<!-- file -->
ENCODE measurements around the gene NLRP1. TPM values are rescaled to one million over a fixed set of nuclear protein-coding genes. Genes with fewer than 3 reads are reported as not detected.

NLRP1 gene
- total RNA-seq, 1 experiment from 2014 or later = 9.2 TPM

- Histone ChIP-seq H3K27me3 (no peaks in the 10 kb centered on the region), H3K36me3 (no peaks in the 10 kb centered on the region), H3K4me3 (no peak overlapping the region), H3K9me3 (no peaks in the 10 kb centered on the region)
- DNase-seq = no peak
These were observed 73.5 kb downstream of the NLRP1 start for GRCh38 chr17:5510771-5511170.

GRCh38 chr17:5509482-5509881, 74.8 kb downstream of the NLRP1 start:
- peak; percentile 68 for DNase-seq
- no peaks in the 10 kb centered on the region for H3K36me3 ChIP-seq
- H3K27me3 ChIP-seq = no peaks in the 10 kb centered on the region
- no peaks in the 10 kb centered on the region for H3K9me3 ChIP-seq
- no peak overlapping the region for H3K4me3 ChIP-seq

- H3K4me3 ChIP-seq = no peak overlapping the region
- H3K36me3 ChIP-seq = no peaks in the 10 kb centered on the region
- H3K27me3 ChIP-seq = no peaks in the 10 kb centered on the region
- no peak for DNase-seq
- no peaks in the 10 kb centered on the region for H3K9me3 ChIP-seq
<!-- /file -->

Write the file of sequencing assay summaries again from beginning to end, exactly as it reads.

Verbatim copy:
ENCODE measurements around the gene NLRP1. TPM values are rescaled to one million over a fixed set of nuclear protein-coding genes. Genes with fewer than 3 reads are reported as not detected.

NLRP1 gene
- total RNA-seq, 1 experiment from 2014 or later = 9.2 TPM

- Histone ChIP-seq H3K27me3 (no peaks in the 10 kb centered on the region), H3K36me3 (no peaks in the 10 kb centered on the region), H3K4me3 (no peak overlapping the region), H3K9me3 (no peaks in the 10 kb centered on the region)
- DNase-seq = no peak
These were observed 73.5 kb downstream of the NLRP1 start for GRCh38 chr17:5510771-5511170.

GRCh38 chr17:5509482-5509881, 74.8 kb downstream of the NLRP1 start:
- peak; percentile 68 for DNase-seq
- no peaks in the 10 kb centered on the region for H3K36me3 ChIP-seq
- H3K27me3 ChIP-seq = no peaks in the 10 kb centered on the region
- no peaks in the 10 kb centered on the region for H3K9me3 ChIP-seq
- no peak overlapping the region for H3K4me3 ChIP-seq

- H3K4me3 ChIP-seq = no peak overlapping the region
- H3K36me3 ChIP-seq = no peaks in the 10 kb centered on the region
- H3K27me3 ChIP-seq = no peaks in the 10 kb centered on the region
- no peak for DNase-seq
- no peaks in the 10 kb centered on the region for H3K9me3 ChIP-seq